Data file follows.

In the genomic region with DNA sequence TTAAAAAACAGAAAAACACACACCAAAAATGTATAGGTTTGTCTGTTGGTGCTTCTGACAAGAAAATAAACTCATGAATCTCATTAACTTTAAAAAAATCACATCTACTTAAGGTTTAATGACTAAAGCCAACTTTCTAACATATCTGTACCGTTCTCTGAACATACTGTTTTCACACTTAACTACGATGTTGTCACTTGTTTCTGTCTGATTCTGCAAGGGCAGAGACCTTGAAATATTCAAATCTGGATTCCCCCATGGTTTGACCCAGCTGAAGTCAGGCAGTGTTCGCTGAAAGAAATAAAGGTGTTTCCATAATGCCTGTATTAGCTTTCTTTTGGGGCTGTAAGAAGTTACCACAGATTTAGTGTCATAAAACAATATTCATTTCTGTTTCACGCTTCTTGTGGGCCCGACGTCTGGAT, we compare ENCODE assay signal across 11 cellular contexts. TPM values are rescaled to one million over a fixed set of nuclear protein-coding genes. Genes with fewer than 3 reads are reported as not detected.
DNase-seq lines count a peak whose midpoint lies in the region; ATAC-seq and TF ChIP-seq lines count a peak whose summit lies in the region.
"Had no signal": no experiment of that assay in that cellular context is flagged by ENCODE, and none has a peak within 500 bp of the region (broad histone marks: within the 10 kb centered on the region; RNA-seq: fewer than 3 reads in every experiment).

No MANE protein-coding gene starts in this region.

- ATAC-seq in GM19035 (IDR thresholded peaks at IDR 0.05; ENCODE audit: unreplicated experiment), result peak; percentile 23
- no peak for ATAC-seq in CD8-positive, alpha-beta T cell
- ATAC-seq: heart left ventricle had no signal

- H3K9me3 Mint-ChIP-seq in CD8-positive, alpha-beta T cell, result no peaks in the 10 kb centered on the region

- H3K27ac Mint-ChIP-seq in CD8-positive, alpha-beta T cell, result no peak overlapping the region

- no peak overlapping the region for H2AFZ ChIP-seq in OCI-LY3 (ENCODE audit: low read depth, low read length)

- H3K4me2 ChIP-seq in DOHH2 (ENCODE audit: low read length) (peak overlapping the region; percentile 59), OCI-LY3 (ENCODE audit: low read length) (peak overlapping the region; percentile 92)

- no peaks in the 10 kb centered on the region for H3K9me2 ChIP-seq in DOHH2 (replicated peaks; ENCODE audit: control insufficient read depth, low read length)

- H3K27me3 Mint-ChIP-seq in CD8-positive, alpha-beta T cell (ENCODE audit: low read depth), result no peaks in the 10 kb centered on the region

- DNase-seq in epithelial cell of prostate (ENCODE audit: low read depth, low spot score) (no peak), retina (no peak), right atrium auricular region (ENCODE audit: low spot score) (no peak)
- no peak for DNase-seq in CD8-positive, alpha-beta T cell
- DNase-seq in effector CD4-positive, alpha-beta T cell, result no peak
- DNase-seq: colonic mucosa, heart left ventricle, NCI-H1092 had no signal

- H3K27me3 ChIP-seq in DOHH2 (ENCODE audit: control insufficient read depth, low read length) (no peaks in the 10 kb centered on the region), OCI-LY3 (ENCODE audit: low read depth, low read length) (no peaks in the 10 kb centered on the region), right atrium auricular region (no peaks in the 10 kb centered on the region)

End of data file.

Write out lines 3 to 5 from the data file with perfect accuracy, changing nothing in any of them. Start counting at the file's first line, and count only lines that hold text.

"Had no signal": no experiment of that assay in that cellular context is flagged by ENCODE, and none has a peak within 500 bp of the region (broad histone marks: within the 10 kb centered on the region; RNA-seq: fewer than 3 reads in every experiment).

No MANE protein-coding gene starts in this region.

- ATAC-seq in GM19035 (IDR thresholded peaks at IDR 0.05; ENCODE audit: unreplicated experiment), result peak; percentile 23